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School bus driver faces investigation


A school bus driver has been reassigned to another route while county school officials investigate complaints that she ordered unruly children off a Thursday run from Marley Middle School, leaving them to cross busy Ritchie Highway on foot.

"The facts are in dispute," said Winship Wheatley, transportation supervisor for the school system. "It's a pretty serious allegation."

The driver, whose name was not divulged, works for First Student, one of 43 independent bus contractors shuttling children between their homes and county public schools. Jim Woods, First Student's regional operations manager, said the driver is operating a bus - but not on an Anne Arundel route.

"From the character of the driver, we find the allegations extremely unlikely," he said yesterday. "She's denying what's being alleged totally."

But there was no disputing trouble on the Thursday run - with a mix of pupils staying after school for club meetings, intramural sports and disciplinary detention. They had misbehaved the day before, Wheatley said, and the driver started the trip by reciting the rules: Stay in your seats. Don't scream. Keep your hands inside.

She left on the trip but returned to the Glen Burnie school to have the assistant principal repeat the lecture, which hadn't gotten through to them, according to Wheatley and Marley Principal Susan Cassidy.

After the driver left again, the pupils kept misbehaving, throwing things and calling her "seriously foul and abusive names," Wheatley said.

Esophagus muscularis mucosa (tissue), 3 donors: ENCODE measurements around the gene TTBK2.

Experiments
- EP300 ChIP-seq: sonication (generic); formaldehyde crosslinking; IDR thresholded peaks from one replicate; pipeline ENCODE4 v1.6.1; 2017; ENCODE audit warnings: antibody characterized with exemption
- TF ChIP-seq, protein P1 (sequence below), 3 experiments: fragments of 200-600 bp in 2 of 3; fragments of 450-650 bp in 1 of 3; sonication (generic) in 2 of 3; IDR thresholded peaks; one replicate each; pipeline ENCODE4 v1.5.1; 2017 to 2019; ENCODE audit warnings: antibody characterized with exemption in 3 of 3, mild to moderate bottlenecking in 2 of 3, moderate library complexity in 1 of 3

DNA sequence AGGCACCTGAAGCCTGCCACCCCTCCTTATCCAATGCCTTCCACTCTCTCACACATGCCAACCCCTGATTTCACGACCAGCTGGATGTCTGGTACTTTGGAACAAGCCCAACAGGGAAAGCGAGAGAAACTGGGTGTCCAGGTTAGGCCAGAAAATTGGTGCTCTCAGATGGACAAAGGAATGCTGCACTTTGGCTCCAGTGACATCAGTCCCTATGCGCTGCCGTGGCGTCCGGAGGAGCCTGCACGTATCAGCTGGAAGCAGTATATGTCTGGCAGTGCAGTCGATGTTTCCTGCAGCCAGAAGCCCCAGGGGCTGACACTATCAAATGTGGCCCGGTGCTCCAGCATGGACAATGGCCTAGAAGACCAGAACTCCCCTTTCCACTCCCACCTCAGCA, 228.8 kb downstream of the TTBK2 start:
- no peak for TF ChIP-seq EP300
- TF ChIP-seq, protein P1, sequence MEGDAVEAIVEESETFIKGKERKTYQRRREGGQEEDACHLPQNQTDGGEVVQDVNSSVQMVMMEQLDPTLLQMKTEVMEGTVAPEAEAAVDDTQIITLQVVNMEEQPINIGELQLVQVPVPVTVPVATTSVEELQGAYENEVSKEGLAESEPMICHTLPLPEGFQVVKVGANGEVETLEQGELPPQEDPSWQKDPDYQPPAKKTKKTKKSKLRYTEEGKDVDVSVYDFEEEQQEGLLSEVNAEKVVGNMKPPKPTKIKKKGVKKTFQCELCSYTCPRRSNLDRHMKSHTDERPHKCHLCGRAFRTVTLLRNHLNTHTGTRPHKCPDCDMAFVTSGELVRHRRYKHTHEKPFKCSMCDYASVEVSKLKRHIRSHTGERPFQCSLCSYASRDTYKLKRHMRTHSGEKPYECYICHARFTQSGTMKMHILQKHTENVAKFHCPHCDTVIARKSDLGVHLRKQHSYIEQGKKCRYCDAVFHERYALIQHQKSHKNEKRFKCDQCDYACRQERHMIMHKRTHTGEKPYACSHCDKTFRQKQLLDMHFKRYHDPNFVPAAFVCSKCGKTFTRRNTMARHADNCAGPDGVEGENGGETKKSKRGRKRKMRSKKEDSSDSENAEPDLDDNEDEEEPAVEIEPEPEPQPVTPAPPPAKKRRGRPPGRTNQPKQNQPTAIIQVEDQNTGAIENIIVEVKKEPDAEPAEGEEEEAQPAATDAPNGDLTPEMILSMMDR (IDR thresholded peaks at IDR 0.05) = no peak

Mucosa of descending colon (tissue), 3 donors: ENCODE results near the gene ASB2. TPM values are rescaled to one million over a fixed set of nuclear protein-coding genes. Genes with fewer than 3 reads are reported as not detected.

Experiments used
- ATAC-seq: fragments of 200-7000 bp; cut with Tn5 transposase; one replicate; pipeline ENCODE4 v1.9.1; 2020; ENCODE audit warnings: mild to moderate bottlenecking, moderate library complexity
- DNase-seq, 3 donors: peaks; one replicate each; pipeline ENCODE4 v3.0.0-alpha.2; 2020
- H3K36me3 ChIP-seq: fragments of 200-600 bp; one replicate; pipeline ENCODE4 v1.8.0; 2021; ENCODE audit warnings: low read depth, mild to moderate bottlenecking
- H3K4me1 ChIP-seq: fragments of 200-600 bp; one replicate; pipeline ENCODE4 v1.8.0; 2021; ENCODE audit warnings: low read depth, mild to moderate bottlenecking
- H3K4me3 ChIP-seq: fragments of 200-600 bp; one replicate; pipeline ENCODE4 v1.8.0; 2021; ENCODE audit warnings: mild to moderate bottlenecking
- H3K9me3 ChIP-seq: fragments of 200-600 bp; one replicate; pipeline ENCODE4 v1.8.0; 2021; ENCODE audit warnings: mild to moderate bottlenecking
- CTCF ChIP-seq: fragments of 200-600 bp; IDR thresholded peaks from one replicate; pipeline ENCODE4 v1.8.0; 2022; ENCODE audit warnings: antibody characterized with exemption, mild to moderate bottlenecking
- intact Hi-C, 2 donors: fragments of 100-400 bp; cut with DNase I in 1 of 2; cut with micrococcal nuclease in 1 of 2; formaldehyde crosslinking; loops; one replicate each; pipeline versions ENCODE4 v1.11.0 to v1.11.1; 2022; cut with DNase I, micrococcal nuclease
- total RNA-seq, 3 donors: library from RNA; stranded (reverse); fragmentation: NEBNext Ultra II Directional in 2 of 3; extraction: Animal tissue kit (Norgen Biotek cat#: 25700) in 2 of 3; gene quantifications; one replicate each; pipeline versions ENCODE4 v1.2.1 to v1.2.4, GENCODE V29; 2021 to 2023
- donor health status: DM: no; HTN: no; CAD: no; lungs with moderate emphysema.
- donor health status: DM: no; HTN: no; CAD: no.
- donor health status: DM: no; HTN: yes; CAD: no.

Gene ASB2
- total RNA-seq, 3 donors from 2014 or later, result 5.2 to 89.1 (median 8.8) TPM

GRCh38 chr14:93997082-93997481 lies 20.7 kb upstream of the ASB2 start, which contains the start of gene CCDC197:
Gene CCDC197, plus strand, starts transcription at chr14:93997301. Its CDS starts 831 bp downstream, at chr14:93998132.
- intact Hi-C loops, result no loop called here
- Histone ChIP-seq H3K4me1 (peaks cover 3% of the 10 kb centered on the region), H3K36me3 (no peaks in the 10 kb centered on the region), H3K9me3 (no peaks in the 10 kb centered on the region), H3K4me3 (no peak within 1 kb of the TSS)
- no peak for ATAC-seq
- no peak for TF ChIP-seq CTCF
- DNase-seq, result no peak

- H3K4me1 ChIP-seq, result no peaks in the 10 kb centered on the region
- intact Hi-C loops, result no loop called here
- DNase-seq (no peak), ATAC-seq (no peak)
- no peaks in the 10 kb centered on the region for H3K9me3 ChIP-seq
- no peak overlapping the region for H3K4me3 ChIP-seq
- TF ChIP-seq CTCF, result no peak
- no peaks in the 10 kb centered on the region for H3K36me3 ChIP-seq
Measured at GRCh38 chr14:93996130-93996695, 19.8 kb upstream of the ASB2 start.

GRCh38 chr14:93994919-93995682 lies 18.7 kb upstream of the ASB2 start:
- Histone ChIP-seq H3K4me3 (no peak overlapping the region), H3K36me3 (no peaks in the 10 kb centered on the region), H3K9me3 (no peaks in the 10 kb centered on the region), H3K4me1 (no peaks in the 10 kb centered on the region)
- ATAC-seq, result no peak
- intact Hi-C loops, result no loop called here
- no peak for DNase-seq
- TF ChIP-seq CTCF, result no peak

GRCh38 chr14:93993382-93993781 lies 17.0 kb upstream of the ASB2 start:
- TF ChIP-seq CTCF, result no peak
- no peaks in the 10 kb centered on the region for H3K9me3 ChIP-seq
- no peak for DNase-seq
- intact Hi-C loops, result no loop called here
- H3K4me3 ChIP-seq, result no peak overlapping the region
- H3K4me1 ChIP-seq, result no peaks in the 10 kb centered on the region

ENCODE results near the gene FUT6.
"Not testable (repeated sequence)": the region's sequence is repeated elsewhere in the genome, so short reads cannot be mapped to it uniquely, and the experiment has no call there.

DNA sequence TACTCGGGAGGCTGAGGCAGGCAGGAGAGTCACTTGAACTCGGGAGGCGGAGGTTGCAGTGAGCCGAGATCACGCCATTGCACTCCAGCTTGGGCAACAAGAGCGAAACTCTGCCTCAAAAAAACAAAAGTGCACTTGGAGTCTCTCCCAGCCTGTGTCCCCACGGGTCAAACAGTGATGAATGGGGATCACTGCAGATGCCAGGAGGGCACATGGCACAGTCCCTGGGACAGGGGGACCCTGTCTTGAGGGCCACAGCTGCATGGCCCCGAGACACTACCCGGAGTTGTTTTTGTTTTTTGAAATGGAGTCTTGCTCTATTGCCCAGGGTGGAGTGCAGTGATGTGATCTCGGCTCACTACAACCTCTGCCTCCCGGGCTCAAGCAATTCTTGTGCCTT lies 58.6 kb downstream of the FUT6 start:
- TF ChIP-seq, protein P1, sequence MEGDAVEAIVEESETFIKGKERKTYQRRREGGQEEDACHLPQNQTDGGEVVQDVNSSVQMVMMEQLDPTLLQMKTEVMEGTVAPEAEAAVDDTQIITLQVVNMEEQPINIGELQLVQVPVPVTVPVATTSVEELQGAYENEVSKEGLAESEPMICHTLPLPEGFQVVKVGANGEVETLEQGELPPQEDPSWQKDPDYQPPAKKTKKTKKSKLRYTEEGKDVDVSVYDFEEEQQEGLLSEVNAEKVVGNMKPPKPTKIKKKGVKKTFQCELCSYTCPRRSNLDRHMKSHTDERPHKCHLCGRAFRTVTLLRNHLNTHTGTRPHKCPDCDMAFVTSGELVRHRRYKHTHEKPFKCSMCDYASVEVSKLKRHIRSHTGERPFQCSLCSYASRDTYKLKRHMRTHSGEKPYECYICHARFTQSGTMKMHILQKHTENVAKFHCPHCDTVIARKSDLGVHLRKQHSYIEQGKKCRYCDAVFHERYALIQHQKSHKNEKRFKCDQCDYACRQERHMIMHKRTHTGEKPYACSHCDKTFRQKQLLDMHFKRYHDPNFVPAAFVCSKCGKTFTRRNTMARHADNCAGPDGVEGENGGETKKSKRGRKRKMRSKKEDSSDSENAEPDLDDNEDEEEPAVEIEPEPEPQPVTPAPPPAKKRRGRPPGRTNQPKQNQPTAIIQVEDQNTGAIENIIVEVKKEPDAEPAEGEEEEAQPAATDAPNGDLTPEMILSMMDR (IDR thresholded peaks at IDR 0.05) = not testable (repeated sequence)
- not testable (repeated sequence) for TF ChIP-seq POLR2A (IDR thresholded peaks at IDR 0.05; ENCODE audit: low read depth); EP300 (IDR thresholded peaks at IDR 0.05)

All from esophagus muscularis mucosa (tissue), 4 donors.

That's where stories diverge. By one account, he said, she took the pupils home, arriving about 30 minutes late because of the return trip to the school. By another account, she told everyone to get off the bus, far from home.

One parent called the school to complain, saying his son had to cross Ritchie Highway at Harundale Plaza. Wheatley said that makes little sense since the school's pupils live on the east side of the highway and the plaza is on the west.

Several parents called the school to complain that children hadn't arrived home on time or had been dropped off in the wrong place, Cassidy said.

The principal said she will meet with pupils and parents today and tomorrow to determine what happened on the bus.

The investigation should be finished this week, Wheatley said.

"A general rule for a bus operator is to take the children to authorized stops," he said. "But there does come a time when it's so dangerous that the kids are safer off the bus than on it."

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